1. If your use is truly private, then no-one outside your private circle of friends — including the owners of the intellectual property that you're using — should even find out about it in the first place.

  2. Even if your word of your "private" use got out, e.g. because you documented it online, and the owners of the IP found out about it, they'd have little if any motivation to sue you as long as you weren't making any money off their IP, competing with them, or tainting their public image with your use.

(That is, of course, assuming that you're actually not doing any of the aforementioned objectionable things. If you were e.g. distributing your game outside your private gaming group, charging money for playing it, or featuring "unsavory" elements in it that the IP owners might strongly object to, things might be different.)

Basically, your private adaptation would most likely fall into the wide legal gray area known as fan works. Most of that is not strictly legal, but there's a lot of it around anyway, and media companies and content creators usually tolerate it at least up to a point, because strictly enforcing their legal rights would cost a lot and bring little if any benefit to them. Lawsuits are expensive, and even "cease and desist" letters sent to fans can be costly, in terms of PR if nothing else. Companies normally don't waste time and money on them without a reason.

Some companies may even explicitly encourage at least certain types of fan works, and may have explicit "fan content" policies that may offer you you additional guarantees of protection beyond just "we probably won't bother to sue you." Of course, such guarantees typically come with additional conditions and restrictions, which can vary case by case, and which you'll need to research yourself.

In some parts of the world local laws may also offer some additional protection for certain types of "fair use", but again, such laws (and precedents in their interpretation) will vary between jurisdictions.

In practice, your best bet is typically to look around to see what kinds of fan works already exist for the franchise you want to use, and how far the companies owning the relevant IP (trademarks, copyright, etc.) seem to tolerate it. If you don't push the envelope in that respect — and especially if your use is indeed private and not publicly disseminated — you're unlikely to get into trouble.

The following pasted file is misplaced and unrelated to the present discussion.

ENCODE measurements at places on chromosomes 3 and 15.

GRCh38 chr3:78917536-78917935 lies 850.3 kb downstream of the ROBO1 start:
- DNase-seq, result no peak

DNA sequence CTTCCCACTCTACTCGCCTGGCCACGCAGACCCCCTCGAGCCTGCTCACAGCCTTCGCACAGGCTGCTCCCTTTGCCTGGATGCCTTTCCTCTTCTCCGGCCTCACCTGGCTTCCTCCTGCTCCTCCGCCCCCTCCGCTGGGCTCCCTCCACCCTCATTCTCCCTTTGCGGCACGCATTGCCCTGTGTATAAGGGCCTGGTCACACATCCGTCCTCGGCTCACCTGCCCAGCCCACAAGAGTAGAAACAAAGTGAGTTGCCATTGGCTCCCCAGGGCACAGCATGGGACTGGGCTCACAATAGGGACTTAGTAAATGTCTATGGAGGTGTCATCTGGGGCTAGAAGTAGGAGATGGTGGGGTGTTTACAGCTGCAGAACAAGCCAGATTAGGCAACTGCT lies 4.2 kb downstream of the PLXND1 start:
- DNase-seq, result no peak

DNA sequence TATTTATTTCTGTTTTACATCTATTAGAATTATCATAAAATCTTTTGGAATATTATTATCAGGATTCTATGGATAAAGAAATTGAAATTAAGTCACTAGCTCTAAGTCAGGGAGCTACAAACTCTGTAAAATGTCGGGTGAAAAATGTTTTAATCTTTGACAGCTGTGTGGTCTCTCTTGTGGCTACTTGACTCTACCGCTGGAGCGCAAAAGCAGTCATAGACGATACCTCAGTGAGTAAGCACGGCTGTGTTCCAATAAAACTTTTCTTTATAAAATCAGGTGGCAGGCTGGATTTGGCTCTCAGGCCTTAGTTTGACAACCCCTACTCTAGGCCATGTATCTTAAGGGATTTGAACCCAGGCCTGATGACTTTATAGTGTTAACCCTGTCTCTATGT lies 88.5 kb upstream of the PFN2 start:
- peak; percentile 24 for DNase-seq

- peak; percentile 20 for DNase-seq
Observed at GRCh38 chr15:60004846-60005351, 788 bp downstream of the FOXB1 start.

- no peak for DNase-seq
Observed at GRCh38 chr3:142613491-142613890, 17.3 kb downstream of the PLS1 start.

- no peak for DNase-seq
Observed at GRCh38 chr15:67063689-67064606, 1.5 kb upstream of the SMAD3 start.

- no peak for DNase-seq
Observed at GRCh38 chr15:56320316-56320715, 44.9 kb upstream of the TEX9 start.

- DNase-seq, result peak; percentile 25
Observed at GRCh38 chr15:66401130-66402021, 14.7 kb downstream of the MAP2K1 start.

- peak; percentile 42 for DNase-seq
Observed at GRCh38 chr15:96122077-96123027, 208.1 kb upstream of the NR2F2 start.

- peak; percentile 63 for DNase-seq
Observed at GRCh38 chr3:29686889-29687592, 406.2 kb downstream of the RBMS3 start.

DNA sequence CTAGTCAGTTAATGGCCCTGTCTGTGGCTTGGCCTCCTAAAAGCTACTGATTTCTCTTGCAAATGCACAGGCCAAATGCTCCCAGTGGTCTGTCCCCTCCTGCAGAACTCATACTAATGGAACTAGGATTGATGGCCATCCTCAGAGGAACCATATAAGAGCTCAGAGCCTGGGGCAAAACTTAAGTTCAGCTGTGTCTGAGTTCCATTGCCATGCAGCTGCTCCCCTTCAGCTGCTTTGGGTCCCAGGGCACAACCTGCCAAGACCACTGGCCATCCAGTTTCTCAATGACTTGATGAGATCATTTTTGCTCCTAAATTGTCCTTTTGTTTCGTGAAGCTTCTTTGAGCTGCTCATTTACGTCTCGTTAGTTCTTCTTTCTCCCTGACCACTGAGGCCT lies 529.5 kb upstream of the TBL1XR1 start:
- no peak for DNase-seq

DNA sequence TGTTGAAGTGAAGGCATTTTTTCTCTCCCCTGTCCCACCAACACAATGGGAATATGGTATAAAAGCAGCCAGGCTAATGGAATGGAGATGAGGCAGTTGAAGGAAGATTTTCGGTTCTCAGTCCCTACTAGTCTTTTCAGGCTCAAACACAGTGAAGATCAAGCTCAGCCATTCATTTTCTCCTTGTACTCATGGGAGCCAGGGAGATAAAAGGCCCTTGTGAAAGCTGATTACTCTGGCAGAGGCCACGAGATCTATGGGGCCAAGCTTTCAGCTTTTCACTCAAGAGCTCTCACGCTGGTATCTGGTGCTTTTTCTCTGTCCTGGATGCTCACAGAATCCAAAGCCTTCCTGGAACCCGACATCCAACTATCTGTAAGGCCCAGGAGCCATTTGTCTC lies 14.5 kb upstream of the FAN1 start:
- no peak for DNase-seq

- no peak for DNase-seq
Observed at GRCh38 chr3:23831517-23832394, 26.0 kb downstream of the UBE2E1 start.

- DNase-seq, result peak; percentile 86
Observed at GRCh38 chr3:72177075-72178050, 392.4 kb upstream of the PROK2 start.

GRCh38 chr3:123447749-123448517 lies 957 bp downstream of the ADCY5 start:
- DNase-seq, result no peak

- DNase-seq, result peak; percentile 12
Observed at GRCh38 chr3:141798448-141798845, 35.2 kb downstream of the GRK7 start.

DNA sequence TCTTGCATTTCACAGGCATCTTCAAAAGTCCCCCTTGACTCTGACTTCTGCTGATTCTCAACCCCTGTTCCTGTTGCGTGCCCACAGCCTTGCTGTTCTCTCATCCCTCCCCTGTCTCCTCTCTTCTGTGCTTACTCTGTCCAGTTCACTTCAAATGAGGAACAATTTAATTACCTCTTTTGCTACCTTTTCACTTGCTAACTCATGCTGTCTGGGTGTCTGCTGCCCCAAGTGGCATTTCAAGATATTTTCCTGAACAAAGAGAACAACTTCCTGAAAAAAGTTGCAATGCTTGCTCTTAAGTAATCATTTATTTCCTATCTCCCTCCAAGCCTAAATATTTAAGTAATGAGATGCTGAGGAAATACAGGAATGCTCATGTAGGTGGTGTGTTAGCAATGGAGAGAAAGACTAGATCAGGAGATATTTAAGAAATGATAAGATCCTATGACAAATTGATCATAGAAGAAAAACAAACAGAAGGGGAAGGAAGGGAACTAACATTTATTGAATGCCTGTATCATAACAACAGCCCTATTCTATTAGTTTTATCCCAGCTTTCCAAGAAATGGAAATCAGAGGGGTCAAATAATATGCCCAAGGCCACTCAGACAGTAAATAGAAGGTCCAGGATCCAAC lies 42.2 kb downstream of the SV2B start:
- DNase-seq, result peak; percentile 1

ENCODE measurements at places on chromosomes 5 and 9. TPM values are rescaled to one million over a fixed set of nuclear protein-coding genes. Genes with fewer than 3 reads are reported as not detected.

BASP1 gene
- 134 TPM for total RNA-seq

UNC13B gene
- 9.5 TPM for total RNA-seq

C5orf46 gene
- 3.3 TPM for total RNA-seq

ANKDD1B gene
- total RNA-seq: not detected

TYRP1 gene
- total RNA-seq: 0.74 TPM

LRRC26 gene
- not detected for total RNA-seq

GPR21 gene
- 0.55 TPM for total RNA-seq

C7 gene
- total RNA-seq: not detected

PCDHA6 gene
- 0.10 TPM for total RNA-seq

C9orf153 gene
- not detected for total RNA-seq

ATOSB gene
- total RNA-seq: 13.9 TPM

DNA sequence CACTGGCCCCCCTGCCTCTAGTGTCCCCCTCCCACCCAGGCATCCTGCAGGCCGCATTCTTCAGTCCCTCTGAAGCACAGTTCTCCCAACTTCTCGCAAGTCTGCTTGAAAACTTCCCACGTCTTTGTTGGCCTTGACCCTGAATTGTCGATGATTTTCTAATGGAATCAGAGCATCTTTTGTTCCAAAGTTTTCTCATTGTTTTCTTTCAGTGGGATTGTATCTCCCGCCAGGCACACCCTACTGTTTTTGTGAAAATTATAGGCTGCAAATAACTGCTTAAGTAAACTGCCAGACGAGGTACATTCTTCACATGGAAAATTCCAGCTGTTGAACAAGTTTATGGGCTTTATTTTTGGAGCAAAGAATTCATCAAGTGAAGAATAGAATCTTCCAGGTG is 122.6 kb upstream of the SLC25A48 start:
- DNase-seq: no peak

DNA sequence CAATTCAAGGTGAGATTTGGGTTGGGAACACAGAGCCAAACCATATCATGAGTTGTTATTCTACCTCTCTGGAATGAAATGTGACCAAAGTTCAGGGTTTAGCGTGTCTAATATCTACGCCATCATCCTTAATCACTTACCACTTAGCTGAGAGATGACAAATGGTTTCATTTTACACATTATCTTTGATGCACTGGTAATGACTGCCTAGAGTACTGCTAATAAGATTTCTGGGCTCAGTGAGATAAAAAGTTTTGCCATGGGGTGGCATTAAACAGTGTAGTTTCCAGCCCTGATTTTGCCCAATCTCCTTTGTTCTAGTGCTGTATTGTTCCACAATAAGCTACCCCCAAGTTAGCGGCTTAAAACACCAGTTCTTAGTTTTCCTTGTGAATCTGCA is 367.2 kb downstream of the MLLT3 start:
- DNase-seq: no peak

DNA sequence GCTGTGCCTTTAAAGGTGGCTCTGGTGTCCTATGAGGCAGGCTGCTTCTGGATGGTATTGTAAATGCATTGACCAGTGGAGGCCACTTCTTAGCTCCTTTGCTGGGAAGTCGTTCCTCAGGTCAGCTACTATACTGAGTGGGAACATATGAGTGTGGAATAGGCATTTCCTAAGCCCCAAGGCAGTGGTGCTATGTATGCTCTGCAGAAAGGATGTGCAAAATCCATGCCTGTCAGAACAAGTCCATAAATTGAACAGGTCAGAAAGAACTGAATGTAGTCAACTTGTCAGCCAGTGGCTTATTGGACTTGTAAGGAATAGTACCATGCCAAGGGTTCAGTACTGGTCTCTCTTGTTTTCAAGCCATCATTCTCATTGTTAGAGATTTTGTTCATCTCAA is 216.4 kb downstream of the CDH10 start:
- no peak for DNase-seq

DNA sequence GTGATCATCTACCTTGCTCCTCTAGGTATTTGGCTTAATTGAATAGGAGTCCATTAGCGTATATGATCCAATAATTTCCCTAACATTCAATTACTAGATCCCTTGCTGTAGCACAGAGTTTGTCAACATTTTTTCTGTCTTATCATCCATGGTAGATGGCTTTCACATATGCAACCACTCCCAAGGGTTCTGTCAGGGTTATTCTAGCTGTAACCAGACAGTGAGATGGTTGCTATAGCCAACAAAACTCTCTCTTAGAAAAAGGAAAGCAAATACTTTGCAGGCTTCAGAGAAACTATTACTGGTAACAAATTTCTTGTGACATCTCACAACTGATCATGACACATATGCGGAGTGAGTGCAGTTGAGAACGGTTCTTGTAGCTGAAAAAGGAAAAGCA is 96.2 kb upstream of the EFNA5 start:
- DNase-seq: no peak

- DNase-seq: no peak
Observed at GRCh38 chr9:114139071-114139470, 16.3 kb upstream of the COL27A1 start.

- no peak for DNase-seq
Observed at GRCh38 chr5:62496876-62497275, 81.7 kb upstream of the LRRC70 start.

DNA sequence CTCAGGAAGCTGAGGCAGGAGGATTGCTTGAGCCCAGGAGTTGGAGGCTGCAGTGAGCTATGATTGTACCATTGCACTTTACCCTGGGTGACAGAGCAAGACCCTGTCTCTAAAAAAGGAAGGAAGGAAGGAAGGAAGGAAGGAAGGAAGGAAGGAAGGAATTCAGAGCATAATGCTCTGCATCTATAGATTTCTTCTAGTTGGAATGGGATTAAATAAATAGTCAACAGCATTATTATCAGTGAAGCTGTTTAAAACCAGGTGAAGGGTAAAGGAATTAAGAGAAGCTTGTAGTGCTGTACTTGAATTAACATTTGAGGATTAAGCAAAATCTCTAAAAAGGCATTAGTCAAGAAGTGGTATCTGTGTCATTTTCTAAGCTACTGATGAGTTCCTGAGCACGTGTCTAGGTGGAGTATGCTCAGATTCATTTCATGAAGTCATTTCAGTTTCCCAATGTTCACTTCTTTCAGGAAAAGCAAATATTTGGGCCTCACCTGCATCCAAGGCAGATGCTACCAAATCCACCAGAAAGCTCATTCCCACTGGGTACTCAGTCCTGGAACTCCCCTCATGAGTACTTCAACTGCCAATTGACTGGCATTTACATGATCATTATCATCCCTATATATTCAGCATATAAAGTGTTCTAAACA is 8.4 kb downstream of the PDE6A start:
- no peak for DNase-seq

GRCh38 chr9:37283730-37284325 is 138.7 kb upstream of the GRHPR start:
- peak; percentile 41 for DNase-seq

And, of course, if you do receive a "cease and desist" letter, comply with it. Or, if you really don't want to, consult with a local lawyer on what other options you may have.

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    \$\begingroup\$ I think yours is definitely the more comprehensive, and cautious, and answer. \$\endgroup\$ May 13, 2022 at 12:19
  • \$\begingroup\$ If one were to post on-line a set of instructions for e.g. how to capture the graphics from the game, import them into a graphics program, apply some recommended color balancing and scaling adjustments, and print them, along with recommendations for how many of what kinds of card to include in a deck, would that be considered any form of "derivative work"? I would think that a derived work would need to contain some content from the work of which it is considered a derivative. \$\endgroup\$
    – supercat
    May 14, 2022 at 19:42
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    \$\begingroup\$ @supercat: Sure, that's one argument that could be made. It could even stand up in court. That said, if I was a lawyer and wanted to argue against it, I'd ask why you're so sure that the instructions "could not be used as a market substitute for the original work". The original work is a game, with characters from (presumably) a popular franchise. The instructions are for making a game, with characters from the same franchise. Sounds like a substitute to me. (Or, at least, sounds enough like one to maybe convince a judge…) \$\endgroup\$ May 14, 2022 at 21:35